Posted: July 3, 2017 by Robert Craven
Just come back from running a Mastermind accountability group. A great group of ambitious business directors. All trying to be their best. But all frustrated by the ever-increasing complexity of things.
At the end of the day, I ask for the one action they will take. And by when. And how will we all know that they have completed the action. And got the results they are seeking. They are clear about what they will do. And that is a good thing.
I then ask, “What is your one ‘aha’ from the day, the one thing you saw or heard or felt that made you gasp?”
The group unanimously quoted me back at myself. A throwaway line that I wasn’t even aware anyone had heard, but clearly they had.
“It’s all about simplicity and focus… and flawless execution.” A simple yet powerful line.
So, why the fuss?
We seem incapable of keeping things simple. Every additional idea, app, customer, service, KPI or online platform simply makes for massive complexity. It becomes an overload. The solution is simplicity and focus. But we forget.
And then there are the words “flawless execution”. Why did they strike such a chord?
My experience is that most people are pretty rubbish at strategic thinking and planning. Too many choices, too many trade-offs and things we might lose out on if they aren’t there. It is this lack of focus, this belief that we can have and can do it all that creates the very complexity we have been trying to avoid. As a result, mediocre plans are created with bland broad goals and lots of them. The consequence is that you end up with a bugger’s muddle. Somehow simplicity and focus needs to be brought in again and again. Keep stripping down the model and creating simplicity wherever there is the merest hint of complexity. Hunt for the complex and get rid of it.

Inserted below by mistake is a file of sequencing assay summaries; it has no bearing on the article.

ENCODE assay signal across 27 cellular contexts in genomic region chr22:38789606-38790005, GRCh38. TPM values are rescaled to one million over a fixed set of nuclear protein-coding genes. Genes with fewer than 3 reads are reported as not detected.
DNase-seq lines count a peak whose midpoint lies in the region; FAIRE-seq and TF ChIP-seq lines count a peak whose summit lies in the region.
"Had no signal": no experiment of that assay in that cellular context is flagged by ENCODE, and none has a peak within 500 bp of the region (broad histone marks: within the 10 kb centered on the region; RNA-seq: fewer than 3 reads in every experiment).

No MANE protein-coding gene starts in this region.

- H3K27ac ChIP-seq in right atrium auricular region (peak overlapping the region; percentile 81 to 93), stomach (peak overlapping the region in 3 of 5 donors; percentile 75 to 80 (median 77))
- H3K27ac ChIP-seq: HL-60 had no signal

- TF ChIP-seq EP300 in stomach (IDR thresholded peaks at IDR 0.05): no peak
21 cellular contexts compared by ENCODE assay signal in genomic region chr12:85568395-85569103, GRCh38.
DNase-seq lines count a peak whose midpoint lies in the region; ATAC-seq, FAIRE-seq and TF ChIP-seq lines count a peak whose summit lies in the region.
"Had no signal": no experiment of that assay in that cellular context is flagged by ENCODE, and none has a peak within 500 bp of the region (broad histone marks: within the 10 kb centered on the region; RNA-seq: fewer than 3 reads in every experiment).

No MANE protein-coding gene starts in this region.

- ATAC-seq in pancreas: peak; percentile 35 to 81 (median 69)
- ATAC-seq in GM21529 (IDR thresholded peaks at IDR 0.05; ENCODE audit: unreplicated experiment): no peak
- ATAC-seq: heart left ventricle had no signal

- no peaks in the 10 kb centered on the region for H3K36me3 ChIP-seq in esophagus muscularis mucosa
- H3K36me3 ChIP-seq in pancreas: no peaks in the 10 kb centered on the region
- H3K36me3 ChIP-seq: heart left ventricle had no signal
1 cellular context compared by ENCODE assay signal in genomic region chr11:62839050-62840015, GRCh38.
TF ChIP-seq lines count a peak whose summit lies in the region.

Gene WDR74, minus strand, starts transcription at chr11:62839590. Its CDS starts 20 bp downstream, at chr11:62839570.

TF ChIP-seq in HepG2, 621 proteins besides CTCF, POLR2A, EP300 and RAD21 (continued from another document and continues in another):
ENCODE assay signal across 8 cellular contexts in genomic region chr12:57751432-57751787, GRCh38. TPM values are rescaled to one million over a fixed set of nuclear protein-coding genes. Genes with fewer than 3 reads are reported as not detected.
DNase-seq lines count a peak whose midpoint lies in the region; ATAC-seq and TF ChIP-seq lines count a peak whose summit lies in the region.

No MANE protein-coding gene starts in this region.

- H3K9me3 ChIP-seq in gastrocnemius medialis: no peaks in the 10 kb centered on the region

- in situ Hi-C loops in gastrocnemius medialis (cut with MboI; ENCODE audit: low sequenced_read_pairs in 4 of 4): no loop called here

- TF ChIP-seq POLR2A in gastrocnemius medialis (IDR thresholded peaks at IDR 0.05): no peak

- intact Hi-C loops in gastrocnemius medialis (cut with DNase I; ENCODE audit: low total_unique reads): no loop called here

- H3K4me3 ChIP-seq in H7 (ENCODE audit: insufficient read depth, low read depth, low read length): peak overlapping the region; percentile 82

Brutal honesty is required. Radical candour. You must confront the truth and not hide behind any illusion of how it might be. Out the reality. And deal with it.
Even then, a simple system with focus is not enough. Flawless execution is the only way I can describe the necessary delivery system you need to have in place.
I look at businesses and so often I see mediocrity in the thinking and the planning and the execution.
At every level we need to up our game. But then again you could just satisfy yourself with mediocre results from a mediocre business. While you’re at it you could just live a mediocre life…